The Distribution of Gender Differences in the Temperament and Social Competence of Preschoolers
Schussler, Laura Elizabeth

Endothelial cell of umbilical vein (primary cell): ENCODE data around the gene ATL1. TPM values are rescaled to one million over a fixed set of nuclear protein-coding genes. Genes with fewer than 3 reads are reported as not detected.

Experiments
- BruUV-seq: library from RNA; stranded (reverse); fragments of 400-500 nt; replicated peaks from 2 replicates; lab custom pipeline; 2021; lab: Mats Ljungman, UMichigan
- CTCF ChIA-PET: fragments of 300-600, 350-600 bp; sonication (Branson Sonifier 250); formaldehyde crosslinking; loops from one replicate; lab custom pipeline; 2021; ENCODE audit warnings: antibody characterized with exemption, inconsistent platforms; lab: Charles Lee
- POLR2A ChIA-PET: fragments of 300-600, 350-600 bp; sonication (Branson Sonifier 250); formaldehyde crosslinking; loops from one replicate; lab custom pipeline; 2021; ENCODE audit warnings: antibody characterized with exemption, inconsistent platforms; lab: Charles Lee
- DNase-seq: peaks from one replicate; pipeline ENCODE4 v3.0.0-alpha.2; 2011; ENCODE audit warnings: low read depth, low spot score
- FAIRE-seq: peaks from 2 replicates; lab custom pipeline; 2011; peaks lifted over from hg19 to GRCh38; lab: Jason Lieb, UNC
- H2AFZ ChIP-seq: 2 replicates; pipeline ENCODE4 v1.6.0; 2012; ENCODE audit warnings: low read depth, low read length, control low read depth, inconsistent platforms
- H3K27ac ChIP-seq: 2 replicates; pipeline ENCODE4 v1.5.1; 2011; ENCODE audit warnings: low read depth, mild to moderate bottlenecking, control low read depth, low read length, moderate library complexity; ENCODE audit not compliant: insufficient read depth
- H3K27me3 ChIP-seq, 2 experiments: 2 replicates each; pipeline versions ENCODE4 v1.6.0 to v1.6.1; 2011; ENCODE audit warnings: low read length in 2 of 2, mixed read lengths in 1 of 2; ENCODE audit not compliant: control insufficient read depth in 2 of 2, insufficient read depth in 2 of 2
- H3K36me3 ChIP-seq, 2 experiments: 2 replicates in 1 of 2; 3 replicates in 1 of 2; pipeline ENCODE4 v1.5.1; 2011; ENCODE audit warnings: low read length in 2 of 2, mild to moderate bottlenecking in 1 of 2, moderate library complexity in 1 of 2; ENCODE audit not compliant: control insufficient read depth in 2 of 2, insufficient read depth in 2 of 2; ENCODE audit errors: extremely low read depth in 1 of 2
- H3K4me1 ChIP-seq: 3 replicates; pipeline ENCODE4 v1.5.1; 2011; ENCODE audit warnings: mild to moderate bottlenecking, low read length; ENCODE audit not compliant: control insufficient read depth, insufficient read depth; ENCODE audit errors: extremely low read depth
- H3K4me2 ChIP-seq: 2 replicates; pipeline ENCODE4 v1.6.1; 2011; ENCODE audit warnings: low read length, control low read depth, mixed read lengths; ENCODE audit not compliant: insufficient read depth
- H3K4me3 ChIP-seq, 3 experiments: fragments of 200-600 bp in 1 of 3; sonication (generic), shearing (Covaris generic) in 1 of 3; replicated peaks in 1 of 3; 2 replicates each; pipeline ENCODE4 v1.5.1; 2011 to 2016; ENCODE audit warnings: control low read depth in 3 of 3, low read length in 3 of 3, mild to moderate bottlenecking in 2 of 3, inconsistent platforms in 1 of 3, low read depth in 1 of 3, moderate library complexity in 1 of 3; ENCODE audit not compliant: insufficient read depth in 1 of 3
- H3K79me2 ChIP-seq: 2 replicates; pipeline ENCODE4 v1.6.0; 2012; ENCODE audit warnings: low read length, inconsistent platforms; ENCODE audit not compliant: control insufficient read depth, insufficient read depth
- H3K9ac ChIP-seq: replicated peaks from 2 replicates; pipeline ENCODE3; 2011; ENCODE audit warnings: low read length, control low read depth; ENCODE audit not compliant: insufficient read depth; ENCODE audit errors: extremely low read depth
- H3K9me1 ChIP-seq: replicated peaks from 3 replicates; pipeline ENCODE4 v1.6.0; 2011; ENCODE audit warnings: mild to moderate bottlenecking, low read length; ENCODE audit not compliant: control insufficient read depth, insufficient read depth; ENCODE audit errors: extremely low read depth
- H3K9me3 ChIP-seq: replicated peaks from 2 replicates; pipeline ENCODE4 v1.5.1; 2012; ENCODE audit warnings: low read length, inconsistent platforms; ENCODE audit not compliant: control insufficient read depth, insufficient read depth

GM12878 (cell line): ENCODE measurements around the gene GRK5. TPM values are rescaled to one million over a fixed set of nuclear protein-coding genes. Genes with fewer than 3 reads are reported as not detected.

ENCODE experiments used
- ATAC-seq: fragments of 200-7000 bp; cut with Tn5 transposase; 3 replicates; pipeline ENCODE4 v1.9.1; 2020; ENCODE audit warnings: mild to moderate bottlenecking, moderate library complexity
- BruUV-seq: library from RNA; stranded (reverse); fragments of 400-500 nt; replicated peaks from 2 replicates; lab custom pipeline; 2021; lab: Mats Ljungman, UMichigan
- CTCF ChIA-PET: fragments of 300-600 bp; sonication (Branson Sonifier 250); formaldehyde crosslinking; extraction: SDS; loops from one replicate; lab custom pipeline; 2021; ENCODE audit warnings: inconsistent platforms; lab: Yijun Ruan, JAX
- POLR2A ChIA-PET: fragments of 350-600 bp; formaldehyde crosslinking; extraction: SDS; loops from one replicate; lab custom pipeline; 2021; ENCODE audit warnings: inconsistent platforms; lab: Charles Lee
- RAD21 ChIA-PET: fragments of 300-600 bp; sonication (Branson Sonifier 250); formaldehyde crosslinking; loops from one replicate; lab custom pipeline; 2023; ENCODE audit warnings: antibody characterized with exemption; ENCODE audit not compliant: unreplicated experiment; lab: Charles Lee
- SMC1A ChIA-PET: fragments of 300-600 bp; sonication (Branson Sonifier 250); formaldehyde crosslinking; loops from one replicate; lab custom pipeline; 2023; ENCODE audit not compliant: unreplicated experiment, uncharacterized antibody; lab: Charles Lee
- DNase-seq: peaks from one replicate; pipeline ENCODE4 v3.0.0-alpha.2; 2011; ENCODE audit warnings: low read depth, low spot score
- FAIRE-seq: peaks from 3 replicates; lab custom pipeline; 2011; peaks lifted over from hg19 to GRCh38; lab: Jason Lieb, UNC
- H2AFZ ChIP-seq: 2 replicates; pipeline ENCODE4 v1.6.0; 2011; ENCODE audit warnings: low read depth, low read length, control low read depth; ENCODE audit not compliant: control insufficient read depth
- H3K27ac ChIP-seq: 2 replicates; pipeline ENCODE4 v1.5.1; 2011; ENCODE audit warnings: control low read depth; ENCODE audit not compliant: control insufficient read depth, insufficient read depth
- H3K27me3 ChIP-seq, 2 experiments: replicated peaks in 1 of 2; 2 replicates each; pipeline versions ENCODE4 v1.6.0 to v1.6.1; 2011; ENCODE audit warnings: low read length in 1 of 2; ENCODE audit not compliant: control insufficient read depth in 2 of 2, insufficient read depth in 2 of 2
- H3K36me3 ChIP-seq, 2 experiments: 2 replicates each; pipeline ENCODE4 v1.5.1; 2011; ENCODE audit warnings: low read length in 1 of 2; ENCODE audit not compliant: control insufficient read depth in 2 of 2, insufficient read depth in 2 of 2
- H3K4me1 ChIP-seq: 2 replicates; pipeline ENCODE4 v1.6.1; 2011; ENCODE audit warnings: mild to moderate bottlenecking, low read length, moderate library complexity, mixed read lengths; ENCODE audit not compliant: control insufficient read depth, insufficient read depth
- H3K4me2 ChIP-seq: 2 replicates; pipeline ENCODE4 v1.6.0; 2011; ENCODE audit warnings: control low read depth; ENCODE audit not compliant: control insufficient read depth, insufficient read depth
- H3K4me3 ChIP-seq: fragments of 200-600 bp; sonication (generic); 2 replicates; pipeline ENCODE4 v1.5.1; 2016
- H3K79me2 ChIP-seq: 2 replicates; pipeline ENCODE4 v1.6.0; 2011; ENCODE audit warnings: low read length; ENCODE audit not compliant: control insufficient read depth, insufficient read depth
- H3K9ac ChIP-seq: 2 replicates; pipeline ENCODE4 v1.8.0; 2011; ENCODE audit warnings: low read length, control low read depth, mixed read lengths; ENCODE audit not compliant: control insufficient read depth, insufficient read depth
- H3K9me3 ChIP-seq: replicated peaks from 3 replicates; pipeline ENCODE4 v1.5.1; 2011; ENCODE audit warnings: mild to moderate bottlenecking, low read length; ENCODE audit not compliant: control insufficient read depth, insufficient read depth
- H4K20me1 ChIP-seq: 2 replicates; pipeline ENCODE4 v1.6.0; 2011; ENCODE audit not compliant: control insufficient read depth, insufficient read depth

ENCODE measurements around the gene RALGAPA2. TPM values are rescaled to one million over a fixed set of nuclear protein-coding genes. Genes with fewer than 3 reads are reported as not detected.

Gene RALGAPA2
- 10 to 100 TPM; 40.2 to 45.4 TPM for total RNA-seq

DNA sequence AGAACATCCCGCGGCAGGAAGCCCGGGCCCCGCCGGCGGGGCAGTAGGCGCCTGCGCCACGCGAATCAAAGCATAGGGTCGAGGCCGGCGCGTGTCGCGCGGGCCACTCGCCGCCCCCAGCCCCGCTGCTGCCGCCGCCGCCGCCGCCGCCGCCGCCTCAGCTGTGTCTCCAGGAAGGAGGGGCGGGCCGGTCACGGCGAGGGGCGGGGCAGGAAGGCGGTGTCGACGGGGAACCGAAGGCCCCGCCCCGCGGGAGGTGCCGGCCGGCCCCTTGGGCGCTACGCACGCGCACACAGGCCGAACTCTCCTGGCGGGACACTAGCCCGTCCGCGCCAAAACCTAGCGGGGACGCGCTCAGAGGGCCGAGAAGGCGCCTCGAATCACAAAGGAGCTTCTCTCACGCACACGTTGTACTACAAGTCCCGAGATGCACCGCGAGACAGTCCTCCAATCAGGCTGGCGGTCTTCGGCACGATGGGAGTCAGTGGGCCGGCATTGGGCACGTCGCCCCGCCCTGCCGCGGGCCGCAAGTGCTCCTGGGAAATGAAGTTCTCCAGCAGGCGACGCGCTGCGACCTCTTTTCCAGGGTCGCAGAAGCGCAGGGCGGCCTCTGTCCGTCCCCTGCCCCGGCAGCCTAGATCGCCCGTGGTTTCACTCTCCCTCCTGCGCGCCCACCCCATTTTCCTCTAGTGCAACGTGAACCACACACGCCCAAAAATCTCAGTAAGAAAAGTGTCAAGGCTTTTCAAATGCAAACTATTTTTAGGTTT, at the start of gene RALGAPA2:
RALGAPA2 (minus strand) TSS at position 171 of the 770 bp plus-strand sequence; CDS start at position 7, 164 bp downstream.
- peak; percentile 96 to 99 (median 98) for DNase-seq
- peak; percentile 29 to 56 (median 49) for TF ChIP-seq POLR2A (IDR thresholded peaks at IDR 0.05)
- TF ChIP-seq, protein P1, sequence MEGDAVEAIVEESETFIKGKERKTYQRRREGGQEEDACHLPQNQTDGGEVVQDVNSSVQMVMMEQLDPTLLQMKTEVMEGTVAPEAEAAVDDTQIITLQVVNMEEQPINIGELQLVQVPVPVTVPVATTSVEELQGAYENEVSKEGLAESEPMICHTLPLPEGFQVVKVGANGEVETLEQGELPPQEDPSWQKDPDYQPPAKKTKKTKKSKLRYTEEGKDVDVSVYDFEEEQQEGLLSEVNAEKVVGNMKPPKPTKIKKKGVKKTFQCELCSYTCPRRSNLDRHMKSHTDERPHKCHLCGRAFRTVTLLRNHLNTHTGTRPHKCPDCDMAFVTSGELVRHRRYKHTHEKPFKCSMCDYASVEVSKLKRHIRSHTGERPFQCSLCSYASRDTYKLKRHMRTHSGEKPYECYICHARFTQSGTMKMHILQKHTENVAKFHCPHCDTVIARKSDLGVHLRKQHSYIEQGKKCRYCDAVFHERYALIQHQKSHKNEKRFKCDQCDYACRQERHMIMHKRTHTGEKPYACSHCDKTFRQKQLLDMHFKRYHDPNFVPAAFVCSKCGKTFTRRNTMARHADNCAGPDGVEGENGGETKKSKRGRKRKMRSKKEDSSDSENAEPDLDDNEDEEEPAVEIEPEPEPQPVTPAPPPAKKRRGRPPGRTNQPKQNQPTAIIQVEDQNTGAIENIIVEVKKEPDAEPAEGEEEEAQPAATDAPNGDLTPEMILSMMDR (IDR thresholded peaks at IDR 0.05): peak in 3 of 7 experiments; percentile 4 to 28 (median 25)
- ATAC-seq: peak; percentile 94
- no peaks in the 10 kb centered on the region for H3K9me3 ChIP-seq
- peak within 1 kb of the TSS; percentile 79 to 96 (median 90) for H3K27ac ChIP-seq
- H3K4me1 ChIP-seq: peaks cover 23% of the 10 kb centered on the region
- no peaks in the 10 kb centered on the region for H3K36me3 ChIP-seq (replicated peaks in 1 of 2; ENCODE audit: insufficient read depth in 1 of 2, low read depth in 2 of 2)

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The literature has shown gender differences on many temperament and social competence (SC) measures, though there are gaps in understanding where differences lie and whether it varies by informant. This study investigated how temperament relates to SC and whether gender is a moderator. Rater source and the use of standardized versus raw scores and how they influence gender as a moderator was a main focus. Temperament was measured by the CBQ (Putnam & Rothbart, 2006) and the newly-developed CBQ, Teacher Form (CBQ-T; Teglasi, Schussler, & Gifford, under review). SC was measured by the SCBE (LaFreniere & Dumas, 1992), and all measures were administered to the parents and teachers of preschoolers (N = 113; M age = 57 months). For temperament, findings supported the fact that rater agreement is low and holds true for both genders. On the temperament scales on which parents significantly differed from teachers, parents tended to rate boys more favorably than teachers. The hypothesis that teacher ratings would yield more gender differences than parents was supported. There were also more differences in variability between genders for teacher ratings, revealing that teachers tended to provide more extreme ratings. Scales with distributional differences were ones that have consistently yielded gender differences. For SC, girls had significantly higher means on several scales with raw scores, and raw scores produced more temperament x gender interactions for parent ratings. Activity Level and Anger had opposite effects for gender with higher activity predicting higher SC for girls and lower SC for boys, and higher anger predicting higher SC for boys and lower SC for girls. On Sadness, there were opposite rater effects with Sadness positively associated with SC for parents and negatively associated for teachers. There were fewer gender differences for teachers when considering correlations of temperament and SC. Overall, findings support the importance of obtaining information from parents and teachers about children's temperament and SC. Moreover, these results suggest that raw SC scores are more useful than standard scores for studying relations between SC and temperament, particularly with parent raters. Shortcomings included a limited sample precluding full examination of distributional differences.